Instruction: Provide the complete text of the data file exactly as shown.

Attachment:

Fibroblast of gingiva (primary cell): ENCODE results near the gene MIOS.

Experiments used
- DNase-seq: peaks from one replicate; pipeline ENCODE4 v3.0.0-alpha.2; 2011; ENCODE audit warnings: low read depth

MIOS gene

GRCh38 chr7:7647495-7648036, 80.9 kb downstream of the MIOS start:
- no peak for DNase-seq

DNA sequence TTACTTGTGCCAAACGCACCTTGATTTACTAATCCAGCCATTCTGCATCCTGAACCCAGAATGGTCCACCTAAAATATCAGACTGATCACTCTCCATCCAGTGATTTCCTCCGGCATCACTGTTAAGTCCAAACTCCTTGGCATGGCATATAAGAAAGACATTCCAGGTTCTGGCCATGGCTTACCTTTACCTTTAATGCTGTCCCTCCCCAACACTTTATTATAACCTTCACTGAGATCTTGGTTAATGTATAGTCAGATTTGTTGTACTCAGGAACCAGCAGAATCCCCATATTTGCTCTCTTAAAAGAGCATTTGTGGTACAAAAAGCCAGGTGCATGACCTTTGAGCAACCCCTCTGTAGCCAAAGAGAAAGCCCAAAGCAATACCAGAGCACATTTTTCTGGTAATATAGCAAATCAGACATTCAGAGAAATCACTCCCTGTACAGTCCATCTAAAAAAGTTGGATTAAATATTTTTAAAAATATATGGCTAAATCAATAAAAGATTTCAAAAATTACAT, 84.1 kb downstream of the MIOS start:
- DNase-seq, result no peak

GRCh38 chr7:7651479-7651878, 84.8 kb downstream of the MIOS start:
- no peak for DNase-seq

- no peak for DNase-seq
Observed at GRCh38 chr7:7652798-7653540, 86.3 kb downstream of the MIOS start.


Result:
Fibroblast of gingiva (primary cell): ENCODE results near the gene MIOS.

Experiments used
- DNase-seq: peaks from one replicate; pipeline ENCODE4 v3.0.0-alpha.2; 2011; ENCODE audit warnings: low read depth

MIOS gene

GRCh38 chr7:7647495-7648036, 80.9 kb downstream of the MIOS start:
- no peak for DNase-seq

DNA sequence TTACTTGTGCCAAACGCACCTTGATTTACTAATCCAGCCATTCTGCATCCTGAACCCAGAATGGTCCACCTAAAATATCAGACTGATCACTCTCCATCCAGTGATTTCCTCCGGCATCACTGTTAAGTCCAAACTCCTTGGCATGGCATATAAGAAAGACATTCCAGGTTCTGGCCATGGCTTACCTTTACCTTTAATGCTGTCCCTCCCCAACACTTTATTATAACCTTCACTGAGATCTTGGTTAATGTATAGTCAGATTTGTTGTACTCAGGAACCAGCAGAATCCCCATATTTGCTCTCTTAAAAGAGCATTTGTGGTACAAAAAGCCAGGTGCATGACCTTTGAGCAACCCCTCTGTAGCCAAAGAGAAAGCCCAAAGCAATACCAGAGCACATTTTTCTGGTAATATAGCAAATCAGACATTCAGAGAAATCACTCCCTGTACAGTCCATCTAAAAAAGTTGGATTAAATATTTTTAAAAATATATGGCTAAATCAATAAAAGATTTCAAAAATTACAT, 84.1 kb downstream of the MIOS start:
- DNase-seq, result no peak

GRCh38 chr7:7651479-7651878, 84.8 kb downstream of the MIOS start:
- no peak for DNase-seq

- no peak for DNase-seq
Observed at GRCh38 chr7:7652798-7653540, 86.3 kb downstream of the MIOS start.